Readers sound off.


Well Done!

I have only had broadband Internet recently, so am still discovering the best places therein. Chance brought me to your site today, and that was it. Hooked. Not only is the content interesting (if often essentially a pointer), but the site itself is excellent. Clean, legible, well structured—congrats.

Lewis Smith

We're glad to have you! There are many people in my area here in northern Michigan who still have dial-up. Once you have broadband, it's hard to imagine life without it! Have fun.—Ed.

Slackware Linux?

I've been using Linux for years now and just recently obtained a subscription to Linux Journal—great magazine! I started out using Ubuntu, but I have advanced my Linux arsenal and have been using Slackware for almost over a year! It's definitely not for the faint of heart, but it's a solid OS and very true to the Linux spirit. I wanted to suggest LJ possibly include more information on this Guru-targeted OS for some of us who are less fortunate! Regardless, keep up the good work!

Michael Griffith

We'll see what we can do. Slackware truly is an awesome distribution, but like you said, it's not for the faint of heart. I can't promise we'll have more Slackware-specific stuff, but we'll try to remember Slackware users in our articles.—Ed.

Two Minor Corrections

I just wanted to write in to make a couple minor corrections that may have confused some beginners.

The first one is in Kyle Rankin's review of the Chinavision Pico Projector in the November 2010 issue. He stated that port 21 was open in the Linux operating system of the device and wondered if telnet actually had been enabled. Port 21 is actually for FTP; telnet is port 23. This could have been a typo or just an oversight, but I wanted to clear up any confusion readers may have had.

In Part IV of Mick Bauer's “Building a Transparent Firewall with Linux” series in the December 2010 issue, he states that iptables ignores inter-VLAN traffic and describes that as being traffic between different ports within the same VLAN. Traffic within the same VLAN is actually intra-VLAN rather than inter-VLAN. This is similar to the difference between an intranet and an Internet, of course.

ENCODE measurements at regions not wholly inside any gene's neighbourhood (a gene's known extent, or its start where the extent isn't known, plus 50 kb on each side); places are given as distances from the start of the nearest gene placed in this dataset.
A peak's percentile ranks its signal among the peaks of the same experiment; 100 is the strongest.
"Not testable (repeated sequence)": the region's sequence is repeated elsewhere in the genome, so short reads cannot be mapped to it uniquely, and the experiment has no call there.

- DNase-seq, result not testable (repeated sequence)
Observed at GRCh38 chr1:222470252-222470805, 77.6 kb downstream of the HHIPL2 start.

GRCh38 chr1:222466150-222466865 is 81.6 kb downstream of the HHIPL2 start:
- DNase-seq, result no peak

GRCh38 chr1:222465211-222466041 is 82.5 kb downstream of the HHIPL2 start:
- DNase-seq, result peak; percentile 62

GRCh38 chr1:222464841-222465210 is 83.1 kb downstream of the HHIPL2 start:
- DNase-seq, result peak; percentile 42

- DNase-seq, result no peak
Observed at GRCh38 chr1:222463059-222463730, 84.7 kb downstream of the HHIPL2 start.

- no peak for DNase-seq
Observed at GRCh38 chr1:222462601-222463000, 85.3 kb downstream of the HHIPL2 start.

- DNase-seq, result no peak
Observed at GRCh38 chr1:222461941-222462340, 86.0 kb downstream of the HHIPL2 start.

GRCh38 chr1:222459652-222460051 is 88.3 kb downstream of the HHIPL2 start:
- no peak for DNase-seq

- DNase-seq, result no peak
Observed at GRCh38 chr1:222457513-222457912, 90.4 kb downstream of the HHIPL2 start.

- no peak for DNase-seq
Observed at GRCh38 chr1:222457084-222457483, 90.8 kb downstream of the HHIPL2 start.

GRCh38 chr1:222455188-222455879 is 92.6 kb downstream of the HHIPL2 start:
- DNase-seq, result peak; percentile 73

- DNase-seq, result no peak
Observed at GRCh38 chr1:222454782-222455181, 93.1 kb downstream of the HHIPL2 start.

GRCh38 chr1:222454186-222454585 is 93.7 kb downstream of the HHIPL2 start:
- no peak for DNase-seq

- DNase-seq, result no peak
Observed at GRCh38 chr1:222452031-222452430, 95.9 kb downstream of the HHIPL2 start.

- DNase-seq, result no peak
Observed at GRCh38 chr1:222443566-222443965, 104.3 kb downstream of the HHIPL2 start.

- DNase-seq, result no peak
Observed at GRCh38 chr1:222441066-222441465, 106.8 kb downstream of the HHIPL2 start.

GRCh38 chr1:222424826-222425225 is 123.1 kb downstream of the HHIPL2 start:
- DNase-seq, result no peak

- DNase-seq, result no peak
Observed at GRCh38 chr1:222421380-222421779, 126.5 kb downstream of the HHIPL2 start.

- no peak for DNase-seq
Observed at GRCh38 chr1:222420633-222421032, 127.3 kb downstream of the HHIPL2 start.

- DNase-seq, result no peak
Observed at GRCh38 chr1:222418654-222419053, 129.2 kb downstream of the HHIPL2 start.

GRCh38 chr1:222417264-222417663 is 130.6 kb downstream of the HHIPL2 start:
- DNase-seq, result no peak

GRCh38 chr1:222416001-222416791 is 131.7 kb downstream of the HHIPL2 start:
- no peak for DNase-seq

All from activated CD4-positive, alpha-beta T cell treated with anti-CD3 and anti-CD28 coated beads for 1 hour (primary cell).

Again, these are minor and pale in comparison to the enormous level of great content LJ publishes every month. Keep up the good work.

Brandon McCombs

Generating Turn-by-Turn Driving Directions

Today I got a chance to mess around with Dave Taylor's script in the December 2010 issue. Although I'm new to using curl, sed and lynx, the driving directions application in the article gave me some leads to study while using the Bash shell.

Thanks very much for a such a nifty script. After customizing the script as suggested by Dave, I've got it accessible from a directory structure I use for my scripts, so it's now a great addition to my listings. My other small change to the script was to send the output to a desktop.txt file on my desktop, so I could print it out before leaving the house en route to a new customer site.

The code in the article that starts with curl --silent, I finished up on the last section with the following change after the last \:

lynx -dump -stdin > $HOME/Desktop/directions.txt

Then I added a line that gets me set to print the listing sent by the script:

gedit $HOME/Desktop/directions.txt

Dave Mawdsley

Dave Taylor replies: Thanks for the feedback, Dave. It's always nice to hear that people have enjoyed some of my mad-scientist hacking.

Back to School for Linux

I've been wanting to go back to school for quite some time and complete my degree. As I've recently become interested in Linux and open source, and I'd like to be able to leverage my education with my love of open source—or at least open standards.

The only problem is that the more I look, the more I find degree programs centered around .Net and Microsoft operating systems. Are there any schools that offer UNIX- or (even better) Linux-centered curricula?

As I'm currently already established with family, friends and work, it would be incredible if I could get a great education with the flexibility to attend remotely. Is such a thing in existence now? Thanks for your help!

M. Miller